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<jats:p>The 9 + 2 axoneme structure of the motile flagellum/cilium is an iconic, apparently symmetrical cellular structure. Recently, asymmetries along the length of motile flagella have been identified in a number of organisms, typically in the inner and outer dynein arms. Flagellum-beat waveforms are adapted for different functions. They may start either near the flagellar tip or near its base and may be symmetrical or asymmetrical. We hypothesized that proximal/distal asymmetry in the molecular composition of the axoneme may control the site of waveform initiation and the direction of waveform propagation. The unicellular eukaryotic pathogens <jats:italic>Trypanosoma brucei</jats:italic> and <jats:italic>Leishmania mexicana</jats:italic> often switch between tip-to-base and base-to-tip waveforms, making them ideal for analysis of this phenomenon. We show here that the proximal and distal portions of the flagellum contain distinct outer dynein arm docking-complex heterodimers. This proximal/distal asymmetry is produced and maintained through growth by a concentration gradient of the proximal docking complex, generated by intraflagellar transport. Furthermore, this asymmetry is involved in regulating whether a tip-to-base or base-to-tip beat occurs, which is linked to a calcium-dependent switch. Our data show that the mechanism for generating proximal/distal flagellar asymmetry can control waveform initiation and propagation direction.</jats:p>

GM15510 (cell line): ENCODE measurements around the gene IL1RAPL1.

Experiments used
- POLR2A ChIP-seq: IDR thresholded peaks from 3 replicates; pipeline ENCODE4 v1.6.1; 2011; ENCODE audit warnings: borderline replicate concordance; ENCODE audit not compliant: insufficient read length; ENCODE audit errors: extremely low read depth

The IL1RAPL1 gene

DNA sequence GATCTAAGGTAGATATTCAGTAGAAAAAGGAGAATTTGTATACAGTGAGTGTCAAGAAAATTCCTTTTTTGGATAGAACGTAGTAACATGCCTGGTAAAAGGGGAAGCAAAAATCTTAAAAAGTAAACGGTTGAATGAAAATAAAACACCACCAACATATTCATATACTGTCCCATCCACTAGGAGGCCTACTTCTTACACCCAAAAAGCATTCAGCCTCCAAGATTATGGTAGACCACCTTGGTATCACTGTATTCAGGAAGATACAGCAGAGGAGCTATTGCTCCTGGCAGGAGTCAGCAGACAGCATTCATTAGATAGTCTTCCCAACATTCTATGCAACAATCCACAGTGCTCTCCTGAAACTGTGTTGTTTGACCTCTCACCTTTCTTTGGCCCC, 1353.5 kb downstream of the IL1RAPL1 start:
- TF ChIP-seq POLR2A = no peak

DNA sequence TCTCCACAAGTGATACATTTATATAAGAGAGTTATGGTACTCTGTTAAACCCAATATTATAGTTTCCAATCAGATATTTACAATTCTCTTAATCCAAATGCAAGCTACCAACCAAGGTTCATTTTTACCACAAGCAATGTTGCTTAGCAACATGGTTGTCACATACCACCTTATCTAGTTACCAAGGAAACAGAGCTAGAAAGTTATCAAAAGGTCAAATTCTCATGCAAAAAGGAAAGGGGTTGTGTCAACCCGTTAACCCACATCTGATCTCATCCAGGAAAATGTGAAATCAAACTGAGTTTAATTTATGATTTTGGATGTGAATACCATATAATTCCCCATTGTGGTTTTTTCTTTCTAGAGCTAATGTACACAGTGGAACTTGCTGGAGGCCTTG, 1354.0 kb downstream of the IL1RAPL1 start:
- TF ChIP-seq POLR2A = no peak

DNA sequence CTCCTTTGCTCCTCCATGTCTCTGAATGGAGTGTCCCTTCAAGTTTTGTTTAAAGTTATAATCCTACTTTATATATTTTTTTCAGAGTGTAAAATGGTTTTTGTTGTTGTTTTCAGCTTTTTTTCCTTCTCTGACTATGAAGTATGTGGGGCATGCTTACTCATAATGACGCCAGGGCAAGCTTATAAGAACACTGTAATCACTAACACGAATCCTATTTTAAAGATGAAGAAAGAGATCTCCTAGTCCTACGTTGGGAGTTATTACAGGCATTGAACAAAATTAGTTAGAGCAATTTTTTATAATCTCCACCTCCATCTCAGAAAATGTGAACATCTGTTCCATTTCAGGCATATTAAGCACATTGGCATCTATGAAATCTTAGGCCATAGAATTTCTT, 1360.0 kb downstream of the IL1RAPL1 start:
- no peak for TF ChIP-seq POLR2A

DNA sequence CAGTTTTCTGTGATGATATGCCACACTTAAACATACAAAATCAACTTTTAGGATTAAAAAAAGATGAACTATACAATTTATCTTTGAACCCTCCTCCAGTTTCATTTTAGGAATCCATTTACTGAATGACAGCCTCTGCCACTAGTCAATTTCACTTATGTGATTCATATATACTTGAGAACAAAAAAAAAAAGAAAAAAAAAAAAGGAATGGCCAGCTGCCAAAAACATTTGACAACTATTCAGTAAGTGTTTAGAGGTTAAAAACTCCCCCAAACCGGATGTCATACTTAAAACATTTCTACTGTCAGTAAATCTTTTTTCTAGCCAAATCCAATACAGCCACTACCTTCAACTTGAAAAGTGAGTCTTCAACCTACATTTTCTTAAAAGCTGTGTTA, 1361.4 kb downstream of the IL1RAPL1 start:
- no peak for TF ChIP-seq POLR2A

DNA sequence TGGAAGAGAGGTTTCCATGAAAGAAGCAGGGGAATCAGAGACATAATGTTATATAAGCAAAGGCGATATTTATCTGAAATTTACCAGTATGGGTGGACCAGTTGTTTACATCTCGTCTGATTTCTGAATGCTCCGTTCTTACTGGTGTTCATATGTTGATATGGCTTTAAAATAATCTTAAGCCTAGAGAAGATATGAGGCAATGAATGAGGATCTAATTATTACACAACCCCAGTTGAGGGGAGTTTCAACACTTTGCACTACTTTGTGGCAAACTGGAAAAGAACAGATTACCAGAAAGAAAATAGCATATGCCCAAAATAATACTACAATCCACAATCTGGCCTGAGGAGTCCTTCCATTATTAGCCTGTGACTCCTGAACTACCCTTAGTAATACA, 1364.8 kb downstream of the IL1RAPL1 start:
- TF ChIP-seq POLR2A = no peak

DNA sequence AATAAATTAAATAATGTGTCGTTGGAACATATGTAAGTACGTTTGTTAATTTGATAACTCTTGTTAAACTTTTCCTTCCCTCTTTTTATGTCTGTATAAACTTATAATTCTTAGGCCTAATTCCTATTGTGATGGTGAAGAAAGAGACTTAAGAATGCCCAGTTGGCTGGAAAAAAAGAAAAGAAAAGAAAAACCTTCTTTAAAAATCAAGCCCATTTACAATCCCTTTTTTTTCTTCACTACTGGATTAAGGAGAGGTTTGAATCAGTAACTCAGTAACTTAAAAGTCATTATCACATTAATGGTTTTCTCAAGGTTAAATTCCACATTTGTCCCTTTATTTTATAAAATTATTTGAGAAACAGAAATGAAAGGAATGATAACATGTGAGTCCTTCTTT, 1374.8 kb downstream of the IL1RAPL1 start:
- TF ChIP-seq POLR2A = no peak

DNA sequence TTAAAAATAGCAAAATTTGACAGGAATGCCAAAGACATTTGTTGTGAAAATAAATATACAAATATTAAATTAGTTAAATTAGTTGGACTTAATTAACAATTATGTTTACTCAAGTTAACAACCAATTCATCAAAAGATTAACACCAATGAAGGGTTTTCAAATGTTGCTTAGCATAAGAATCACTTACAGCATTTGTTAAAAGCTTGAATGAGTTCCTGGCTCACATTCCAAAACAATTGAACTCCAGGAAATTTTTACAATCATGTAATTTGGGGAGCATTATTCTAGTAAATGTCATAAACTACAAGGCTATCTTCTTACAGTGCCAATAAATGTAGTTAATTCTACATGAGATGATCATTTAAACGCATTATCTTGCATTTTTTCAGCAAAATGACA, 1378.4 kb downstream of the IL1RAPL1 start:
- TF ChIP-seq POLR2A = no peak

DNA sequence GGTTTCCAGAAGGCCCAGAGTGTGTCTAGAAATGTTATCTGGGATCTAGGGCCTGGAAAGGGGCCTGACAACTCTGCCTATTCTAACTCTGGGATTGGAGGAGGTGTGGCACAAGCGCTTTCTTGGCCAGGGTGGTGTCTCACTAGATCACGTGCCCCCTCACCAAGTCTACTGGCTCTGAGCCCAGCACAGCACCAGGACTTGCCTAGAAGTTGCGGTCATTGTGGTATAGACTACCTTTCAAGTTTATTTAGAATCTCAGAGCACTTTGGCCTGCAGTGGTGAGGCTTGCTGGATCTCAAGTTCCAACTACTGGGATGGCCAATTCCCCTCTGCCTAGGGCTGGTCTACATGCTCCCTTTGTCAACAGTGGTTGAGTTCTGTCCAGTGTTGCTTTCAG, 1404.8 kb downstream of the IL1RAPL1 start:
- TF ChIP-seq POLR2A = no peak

Original publication

DOI

10.1073/pnas.1805827115

Type

Journal article

Journal

Proceedings of the National Academy of Sciences

Publisher

Proceedings of the National Academy of Sciences

Publication Date

31/07/2018

Volume

115

Pages

E7341 - E7350